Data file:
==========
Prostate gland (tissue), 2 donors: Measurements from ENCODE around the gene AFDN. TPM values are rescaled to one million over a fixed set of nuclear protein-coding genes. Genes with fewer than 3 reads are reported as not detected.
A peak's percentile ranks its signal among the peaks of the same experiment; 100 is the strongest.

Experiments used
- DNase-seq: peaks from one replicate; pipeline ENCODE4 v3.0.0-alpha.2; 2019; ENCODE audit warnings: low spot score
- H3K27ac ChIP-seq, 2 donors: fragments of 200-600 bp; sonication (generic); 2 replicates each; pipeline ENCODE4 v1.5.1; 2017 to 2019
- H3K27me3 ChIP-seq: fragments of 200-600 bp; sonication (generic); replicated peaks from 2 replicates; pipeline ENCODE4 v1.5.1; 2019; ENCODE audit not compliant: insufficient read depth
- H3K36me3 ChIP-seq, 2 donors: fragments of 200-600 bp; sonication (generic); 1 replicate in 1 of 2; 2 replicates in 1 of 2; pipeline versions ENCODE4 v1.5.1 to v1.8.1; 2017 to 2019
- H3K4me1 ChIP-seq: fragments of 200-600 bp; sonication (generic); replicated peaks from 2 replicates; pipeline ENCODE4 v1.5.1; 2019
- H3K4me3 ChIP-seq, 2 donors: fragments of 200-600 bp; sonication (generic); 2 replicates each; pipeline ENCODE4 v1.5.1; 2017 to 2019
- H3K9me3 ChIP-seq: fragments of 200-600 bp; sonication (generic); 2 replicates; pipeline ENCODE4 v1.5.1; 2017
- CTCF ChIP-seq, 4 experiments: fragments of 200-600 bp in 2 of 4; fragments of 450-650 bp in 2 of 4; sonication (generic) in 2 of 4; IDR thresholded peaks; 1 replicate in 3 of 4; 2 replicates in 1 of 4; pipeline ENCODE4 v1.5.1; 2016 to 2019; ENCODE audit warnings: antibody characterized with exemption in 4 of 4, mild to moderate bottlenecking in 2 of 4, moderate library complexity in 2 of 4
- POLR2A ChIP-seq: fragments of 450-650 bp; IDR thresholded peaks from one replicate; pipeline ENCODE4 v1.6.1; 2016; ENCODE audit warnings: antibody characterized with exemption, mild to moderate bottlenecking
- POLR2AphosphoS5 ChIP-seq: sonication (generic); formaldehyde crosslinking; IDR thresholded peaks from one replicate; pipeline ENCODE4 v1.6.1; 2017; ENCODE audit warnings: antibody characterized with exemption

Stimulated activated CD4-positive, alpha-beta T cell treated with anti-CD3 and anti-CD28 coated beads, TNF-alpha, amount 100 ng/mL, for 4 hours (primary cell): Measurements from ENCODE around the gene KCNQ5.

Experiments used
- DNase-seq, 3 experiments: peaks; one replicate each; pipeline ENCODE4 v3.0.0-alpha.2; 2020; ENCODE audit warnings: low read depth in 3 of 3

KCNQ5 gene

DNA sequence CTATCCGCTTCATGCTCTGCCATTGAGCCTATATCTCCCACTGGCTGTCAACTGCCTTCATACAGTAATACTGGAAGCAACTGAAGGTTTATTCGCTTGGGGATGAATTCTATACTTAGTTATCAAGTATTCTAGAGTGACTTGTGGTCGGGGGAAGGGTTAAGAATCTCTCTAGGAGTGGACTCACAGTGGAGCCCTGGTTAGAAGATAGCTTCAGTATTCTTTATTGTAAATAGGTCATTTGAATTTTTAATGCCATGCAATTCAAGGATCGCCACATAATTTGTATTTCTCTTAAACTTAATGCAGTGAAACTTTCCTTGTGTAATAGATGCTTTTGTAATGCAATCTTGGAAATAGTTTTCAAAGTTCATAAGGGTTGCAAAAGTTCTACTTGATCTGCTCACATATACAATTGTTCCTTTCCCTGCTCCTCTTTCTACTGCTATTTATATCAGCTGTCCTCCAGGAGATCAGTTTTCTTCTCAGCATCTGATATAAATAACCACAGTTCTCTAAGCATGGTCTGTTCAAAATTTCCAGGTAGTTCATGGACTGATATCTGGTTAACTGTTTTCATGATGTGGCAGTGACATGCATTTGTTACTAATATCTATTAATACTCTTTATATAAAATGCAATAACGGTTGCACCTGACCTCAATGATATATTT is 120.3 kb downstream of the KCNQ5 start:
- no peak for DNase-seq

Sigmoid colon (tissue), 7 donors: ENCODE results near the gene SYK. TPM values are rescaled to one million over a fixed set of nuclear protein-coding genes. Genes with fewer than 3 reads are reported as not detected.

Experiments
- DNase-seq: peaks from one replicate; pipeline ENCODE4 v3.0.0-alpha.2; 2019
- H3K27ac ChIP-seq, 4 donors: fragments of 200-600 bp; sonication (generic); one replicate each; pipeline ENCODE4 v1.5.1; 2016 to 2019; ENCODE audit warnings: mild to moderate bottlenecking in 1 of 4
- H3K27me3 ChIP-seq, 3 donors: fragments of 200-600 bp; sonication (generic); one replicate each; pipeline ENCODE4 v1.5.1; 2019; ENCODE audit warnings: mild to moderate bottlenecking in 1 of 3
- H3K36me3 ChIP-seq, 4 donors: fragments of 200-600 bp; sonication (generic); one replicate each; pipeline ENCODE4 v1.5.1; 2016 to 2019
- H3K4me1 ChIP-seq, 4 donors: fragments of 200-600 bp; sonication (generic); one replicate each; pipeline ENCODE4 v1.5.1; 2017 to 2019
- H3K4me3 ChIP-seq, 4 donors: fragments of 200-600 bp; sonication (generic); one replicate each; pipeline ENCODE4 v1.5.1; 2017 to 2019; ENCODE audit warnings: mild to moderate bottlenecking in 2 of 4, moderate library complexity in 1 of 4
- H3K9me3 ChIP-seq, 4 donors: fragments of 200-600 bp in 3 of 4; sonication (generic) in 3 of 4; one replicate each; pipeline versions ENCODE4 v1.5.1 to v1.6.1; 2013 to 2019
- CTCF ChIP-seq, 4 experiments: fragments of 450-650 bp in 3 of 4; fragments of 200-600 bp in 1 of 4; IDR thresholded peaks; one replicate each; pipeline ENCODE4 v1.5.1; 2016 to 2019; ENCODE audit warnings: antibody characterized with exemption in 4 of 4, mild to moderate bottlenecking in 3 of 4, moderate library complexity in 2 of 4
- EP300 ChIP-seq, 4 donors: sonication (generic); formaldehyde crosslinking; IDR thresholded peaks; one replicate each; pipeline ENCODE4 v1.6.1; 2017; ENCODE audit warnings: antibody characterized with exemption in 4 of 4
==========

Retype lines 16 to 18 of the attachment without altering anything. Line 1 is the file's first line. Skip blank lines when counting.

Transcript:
- DNase-seq, 3 experiments: peaks; one replicate each; pipeline ENCODE4 v3.0.0-alpha.2; 2020; ENCODE audit warnings: low read depth in 3 of 3

KCNQ5 gene

DNA sequence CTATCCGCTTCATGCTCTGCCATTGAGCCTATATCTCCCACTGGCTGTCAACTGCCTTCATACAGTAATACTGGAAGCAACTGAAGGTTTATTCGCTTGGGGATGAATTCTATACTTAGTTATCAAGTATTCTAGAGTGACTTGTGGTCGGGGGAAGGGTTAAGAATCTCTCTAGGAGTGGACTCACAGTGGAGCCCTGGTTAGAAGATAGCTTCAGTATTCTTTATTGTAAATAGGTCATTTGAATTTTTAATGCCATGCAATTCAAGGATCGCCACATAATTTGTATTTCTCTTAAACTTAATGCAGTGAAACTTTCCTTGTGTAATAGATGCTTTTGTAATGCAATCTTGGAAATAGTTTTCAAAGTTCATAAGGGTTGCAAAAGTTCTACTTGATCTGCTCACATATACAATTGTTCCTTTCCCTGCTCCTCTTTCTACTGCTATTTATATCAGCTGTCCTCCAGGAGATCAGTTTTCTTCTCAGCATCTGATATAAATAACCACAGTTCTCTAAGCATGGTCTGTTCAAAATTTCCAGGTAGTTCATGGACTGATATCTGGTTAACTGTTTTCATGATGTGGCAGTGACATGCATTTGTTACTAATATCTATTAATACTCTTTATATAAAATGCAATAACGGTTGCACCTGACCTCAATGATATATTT is 120.3 kb downstream of the KCNQ5 start: